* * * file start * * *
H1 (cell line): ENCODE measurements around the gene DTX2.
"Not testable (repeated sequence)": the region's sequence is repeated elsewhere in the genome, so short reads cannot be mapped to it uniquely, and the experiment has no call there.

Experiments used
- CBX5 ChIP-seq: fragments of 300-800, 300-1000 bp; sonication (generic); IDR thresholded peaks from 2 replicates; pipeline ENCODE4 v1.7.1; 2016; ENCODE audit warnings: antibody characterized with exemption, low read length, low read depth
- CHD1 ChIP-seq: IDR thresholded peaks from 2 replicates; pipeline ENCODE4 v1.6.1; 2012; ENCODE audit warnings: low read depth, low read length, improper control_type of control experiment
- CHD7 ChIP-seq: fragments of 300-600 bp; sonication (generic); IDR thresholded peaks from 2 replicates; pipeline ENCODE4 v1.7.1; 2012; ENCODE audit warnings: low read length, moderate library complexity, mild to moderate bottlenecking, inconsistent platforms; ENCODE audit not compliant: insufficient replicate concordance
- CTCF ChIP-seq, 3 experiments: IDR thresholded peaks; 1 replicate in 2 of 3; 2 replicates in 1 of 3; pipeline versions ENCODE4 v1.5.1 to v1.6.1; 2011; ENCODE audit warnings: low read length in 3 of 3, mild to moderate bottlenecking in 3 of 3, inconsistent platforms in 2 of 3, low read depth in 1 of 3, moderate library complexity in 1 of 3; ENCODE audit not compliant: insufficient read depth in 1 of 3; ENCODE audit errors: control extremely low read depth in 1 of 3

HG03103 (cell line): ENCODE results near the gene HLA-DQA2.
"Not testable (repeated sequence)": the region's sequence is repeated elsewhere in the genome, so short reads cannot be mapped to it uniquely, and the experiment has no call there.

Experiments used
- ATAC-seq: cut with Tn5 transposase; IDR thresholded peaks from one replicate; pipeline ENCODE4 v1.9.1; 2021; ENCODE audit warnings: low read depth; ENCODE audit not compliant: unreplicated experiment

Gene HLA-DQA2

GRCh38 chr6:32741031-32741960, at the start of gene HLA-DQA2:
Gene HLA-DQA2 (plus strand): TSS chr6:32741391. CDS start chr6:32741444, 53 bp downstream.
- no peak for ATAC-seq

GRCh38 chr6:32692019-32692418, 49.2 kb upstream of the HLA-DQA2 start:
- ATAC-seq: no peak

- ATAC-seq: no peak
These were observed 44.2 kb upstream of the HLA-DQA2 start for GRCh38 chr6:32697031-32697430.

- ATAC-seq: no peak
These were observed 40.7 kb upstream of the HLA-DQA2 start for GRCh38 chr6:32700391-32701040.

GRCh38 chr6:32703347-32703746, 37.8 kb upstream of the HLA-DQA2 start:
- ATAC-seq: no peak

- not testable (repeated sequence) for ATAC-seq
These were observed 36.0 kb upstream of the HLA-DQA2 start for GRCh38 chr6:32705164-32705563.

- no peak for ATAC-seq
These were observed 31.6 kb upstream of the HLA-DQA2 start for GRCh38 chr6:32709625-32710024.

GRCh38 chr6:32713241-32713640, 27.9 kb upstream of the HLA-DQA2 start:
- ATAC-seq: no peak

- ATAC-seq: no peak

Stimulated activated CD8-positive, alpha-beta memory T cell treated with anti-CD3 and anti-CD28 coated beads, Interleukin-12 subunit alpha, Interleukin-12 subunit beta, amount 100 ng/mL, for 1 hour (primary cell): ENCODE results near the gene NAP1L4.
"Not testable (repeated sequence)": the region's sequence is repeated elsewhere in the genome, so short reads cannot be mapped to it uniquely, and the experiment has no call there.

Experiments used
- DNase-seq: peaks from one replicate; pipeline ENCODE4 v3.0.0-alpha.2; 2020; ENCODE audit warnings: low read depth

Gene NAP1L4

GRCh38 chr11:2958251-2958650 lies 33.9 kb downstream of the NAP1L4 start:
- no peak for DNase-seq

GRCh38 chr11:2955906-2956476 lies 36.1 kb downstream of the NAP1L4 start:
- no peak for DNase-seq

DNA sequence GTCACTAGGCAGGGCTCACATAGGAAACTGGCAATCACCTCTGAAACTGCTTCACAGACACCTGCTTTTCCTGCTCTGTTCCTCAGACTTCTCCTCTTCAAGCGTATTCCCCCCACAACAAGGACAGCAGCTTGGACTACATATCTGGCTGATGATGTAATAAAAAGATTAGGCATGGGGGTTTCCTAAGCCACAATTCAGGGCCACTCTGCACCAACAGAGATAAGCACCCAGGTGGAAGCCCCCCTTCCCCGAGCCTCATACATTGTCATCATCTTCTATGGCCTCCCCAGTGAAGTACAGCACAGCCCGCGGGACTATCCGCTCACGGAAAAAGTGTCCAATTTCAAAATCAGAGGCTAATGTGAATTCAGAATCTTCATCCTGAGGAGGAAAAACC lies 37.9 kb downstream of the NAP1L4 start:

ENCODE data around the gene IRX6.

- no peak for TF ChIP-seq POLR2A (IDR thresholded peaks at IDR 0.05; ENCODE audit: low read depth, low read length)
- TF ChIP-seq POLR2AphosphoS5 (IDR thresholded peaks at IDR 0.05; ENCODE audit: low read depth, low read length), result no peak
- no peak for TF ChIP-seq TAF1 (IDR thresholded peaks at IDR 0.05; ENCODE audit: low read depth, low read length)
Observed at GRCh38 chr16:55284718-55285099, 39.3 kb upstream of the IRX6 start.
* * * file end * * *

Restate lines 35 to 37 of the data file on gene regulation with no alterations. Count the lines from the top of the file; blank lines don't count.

Gene NAP1L4

GRCh38 chr11:2958251-2958650 lies 33.9 kb downstream of the NAP1L4 start:
- no peak for DNase-seq